Lviv, Ukraine

Lovely Lviv! Or Lwow, if you’re Polish. Lviv is the 7th largest city in Ukraine and undoubtedly its’ most beautiful.


Spared from destruction during WWll, this former Polish city didn’t come under Soviet rule until 1939. Therefore, 750 years of different architectural styles still remain, with only minor influences from the Soviet period.


Compared to the rather drab soviet architectural style throughout Kiev, Ukraine, Lviv has a distinctly more European feel. The historic city centre is a UNESCO World Heritage Site and the cobblestone streets are a joy to walk around!


Lviv’s population sits at around 750,000 and it’s located just 70 kilometres from the (new) Polish border. In fact, about 100 years ago, 86 percent of Lviv spoke Polish. In 1939, more than two-thirds of the city was made up of Jews and Poles. Only 20% of the Lviv population was Ukrainian.


During the Nazi occupation, most of the Polish population was forced to re-settle in parts of eastern Germany, which was recently ceded to Poland (like Breslau or Wroclaw, Poland). Beginning in 1941, a large majority of Jews were exterminated, by both German Nazi’s and Ukrainian Nationals. Often overlooked, this atrocity helped re-align the regions population.

Today, Polish account for only 1% of Lviv’s population! However, a lot of the architecture – including the opera, which was designed by a Polish architect – resembles a typical Polish city.


The Lviv Opera, opened in 1900




In total, the cultural capital of Ukraine is home to 60 museums and 10 theatres, along with over 100 churches!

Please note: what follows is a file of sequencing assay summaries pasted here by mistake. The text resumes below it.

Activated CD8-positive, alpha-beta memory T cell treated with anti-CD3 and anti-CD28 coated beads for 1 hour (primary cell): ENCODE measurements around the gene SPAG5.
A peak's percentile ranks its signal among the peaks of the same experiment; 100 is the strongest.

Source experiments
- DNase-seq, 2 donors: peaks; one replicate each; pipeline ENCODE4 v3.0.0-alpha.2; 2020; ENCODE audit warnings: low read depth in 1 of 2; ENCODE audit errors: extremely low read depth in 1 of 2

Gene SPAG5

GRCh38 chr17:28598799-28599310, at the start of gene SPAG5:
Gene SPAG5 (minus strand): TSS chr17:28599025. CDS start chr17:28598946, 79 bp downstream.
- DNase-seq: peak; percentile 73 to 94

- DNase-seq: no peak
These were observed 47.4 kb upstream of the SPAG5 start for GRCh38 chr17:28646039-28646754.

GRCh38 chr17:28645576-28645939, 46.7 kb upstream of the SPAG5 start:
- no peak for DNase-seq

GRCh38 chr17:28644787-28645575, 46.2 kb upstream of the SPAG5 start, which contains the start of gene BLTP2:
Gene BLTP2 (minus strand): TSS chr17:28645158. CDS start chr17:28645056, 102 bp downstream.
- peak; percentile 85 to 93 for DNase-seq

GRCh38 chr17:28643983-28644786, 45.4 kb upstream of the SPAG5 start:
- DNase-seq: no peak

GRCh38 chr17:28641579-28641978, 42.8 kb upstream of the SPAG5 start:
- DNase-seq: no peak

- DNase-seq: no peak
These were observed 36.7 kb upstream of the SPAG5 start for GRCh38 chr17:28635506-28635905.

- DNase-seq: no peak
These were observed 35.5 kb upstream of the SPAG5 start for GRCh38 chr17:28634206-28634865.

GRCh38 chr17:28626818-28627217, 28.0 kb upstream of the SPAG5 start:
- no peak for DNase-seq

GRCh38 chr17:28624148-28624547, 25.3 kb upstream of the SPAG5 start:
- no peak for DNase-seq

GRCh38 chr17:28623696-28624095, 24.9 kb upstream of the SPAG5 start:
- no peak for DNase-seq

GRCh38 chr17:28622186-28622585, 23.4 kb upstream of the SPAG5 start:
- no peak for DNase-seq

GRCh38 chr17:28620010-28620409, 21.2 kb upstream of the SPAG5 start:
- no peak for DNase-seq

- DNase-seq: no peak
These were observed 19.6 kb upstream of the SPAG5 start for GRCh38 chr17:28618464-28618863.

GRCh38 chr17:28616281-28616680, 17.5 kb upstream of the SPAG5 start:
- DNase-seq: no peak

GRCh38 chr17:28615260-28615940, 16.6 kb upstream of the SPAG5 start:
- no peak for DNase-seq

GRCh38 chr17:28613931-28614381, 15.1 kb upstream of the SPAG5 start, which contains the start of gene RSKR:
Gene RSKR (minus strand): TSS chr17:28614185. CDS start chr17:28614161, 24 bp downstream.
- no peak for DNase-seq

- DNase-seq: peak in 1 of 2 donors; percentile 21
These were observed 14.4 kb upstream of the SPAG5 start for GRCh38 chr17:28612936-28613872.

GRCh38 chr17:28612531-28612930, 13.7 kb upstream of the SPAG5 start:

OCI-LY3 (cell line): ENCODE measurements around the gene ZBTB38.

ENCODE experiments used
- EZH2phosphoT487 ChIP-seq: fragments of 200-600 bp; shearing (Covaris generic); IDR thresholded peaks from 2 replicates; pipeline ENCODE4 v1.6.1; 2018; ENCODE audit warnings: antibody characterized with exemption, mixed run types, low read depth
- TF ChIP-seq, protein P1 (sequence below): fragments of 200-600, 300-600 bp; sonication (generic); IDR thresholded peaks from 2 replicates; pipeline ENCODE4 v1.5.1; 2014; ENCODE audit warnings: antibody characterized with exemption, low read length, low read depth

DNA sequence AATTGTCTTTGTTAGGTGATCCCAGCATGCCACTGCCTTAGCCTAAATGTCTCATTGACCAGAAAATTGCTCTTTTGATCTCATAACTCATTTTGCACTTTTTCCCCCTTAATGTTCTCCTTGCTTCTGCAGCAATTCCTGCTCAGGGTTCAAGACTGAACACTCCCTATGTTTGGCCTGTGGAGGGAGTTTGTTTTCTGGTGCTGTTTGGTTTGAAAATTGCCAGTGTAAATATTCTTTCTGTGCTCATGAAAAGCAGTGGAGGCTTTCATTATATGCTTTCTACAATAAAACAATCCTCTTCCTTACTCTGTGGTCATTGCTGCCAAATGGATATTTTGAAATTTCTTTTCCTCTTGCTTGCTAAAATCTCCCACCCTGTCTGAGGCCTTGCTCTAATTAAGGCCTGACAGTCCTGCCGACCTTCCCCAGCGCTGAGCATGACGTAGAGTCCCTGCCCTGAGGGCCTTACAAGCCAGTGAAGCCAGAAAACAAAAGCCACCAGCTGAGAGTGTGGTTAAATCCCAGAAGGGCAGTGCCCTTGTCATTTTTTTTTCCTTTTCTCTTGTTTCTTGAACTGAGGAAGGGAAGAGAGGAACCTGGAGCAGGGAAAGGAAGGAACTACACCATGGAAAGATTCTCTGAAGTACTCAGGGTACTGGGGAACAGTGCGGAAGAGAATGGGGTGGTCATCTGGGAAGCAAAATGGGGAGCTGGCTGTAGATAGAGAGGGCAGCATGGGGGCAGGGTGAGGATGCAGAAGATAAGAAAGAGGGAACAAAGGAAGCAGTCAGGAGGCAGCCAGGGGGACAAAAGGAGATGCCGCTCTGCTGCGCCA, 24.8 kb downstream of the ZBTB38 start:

Another thing I found interesting is the language difference within the country of Ukraine. In western and central Ukraine, Ukrainian is the main spoken language. However, in eastern and southern Ukraine, Russian is the predominant language spoken in the streets.

Therefore, when mumbling thank you in Lviv, you should use the Ukrainian way; ‘dyakuyu’. In Odessa, Ukraine,  make sure to say the Russian word for thank you; ‘spasibo‘.


Despite being Ukraine’s premier tourist destination, Lviv is largely ignored by European tourists, especially when compared to similarly beautiful cities like Krakow or Prague. One is able to find hostels for about $5-9 (cad) and meals can be found for even less.

The city is easily walkable and you’re able to see the main downtown core in 2 days. Furthermore, menus and signs are often displayed in English, along with Ukrainian – solidifying Lviv as an up-and-coming ‘hidden gem’ type of destination!


How to get here:

As I mentioned, Lviv is located in the far west of Ukraine just 70 km from the Polish border. The bus from Lviv to Krakow, Poland takes about 8 hours, as does the bus from Lviv to Kiev, Ukraine. There are also a number of trains available between these destinations.

If you’re heading into Poland and would like to break up your trip, Lublin, Poland is a good spot to stop off. It’s only a 3-hour bus from Lviv and it is centrally located between Krakow and Warsaw, Poland.


Lviv, the city of lions, is a beautiful and cheap destination that serves as a good introduction into Ukraine. The city has a distinctly European feel and visitors will be impressed by the architecture and general tourist infrastructure – sometimes lacking in other parts of Ukraine.

Without a doubt, be sure to add Lviv to your next European vacation!

Thanks for reading!

* If you want to see some footage of Lviv along with other areas of Ukraine, check out my friends short drone video, here!

4 responses to “Lviv, Ukraine

  1. Pingback: Chisinau, Moldova | canadianglobetrotter·

  2. Pingback: Odessa, Ukraine | canadianglobetrotter·

  3. Pingback: Lublin, Poland | canadianglobetrotter·

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